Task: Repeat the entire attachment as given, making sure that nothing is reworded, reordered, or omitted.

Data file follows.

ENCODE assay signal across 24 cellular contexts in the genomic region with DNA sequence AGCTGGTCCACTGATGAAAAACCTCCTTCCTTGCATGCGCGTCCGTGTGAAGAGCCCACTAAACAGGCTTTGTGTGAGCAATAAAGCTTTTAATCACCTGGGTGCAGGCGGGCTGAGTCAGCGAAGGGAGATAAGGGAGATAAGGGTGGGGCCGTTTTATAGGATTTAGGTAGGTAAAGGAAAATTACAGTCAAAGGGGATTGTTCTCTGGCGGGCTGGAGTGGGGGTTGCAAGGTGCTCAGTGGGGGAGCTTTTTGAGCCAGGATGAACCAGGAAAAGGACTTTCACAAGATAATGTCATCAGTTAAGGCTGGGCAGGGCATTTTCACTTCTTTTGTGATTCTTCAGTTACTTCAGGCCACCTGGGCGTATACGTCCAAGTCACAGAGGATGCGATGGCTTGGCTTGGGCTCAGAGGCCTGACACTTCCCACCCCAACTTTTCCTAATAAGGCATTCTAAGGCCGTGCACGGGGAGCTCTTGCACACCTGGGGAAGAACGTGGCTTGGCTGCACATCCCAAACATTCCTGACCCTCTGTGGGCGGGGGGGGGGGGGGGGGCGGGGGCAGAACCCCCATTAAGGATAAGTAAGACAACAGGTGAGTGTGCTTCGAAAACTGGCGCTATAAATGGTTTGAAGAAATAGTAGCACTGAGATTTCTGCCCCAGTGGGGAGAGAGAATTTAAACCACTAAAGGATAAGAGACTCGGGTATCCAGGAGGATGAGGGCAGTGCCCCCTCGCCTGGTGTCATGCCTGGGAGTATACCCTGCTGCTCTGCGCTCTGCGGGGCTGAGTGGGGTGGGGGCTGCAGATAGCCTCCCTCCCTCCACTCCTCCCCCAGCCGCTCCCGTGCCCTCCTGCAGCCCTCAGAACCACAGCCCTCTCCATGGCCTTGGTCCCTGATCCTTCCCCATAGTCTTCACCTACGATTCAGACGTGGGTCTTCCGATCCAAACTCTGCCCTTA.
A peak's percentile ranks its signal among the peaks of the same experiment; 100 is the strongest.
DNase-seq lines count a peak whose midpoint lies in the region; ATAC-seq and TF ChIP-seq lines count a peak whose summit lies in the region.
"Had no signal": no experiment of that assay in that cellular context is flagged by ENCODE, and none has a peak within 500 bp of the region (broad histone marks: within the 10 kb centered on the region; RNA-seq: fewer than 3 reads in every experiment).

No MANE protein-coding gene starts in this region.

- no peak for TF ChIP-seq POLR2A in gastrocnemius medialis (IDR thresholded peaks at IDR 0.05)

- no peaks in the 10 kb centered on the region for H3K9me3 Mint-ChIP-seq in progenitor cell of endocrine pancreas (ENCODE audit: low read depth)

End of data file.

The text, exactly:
ENCODE assay signal across 24 cellular contexts in the genomic region with DNA sequence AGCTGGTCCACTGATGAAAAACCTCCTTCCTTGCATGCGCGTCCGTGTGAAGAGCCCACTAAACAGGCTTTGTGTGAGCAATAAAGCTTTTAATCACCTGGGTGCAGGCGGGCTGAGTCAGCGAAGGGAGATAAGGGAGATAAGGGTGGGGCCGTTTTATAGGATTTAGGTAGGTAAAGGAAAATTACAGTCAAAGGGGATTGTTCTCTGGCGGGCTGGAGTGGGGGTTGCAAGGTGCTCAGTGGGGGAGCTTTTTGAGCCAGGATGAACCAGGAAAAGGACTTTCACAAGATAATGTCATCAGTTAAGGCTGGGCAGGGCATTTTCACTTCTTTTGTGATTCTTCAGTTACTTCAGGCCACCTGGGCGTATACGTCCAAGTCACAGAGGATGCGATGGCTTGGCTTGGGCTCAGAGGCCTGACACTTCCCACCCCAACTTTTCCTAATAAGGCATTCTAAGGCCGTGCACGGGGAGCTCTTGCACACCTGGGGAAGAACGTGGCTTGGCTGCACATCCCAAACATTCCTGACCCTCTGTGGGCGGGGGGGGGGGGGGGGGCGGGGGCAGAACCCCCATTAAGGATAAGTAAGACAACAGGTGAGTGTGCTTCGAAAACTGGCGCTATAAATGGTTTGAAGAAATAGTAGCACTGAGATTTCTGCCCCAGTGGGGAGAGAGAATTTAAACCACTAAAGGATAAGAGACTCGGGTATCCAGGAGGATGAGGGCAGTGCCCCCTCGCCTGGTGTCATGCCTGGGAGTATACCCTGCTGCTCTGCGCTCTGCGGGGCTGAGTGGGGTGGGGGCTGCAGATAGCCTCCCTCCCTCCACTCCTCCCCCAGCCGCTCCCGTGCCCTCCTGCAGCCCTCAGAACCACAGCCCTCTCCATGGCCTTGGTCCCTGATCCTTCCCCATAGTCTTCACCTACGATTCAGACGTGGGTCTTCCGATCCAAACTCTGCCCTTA.
A peak's percentile ranks its signal among the peaks of the same experiment; 100 is the strongest.
DNase-seq lines count a peak whose midpoint lies in the region; ATAC-seq and TF ChIP-seq lines count a peak whose summit lies in the region.
"Had no signal": no experiment of that assay in that cellular context is flagged by ENCODE, and none has a peak within 500 bp of the region (broad histone marks: within the 10 kb centered on the region; RNA-seq: fewer than 3 reads in every experiment).

No MANE protein-coding gene starts in this region.

- no peak for TF ChIP-seq POLR2A in gastrocnemius medialis (IDR thresholded peaks at IDR 0.05)

- no peaks in the 10 kb centered on the region for H3K9me3 Mint-ChIP-seq in progenitor cell of endocrine pancreas (ENCODE audit: low read depth)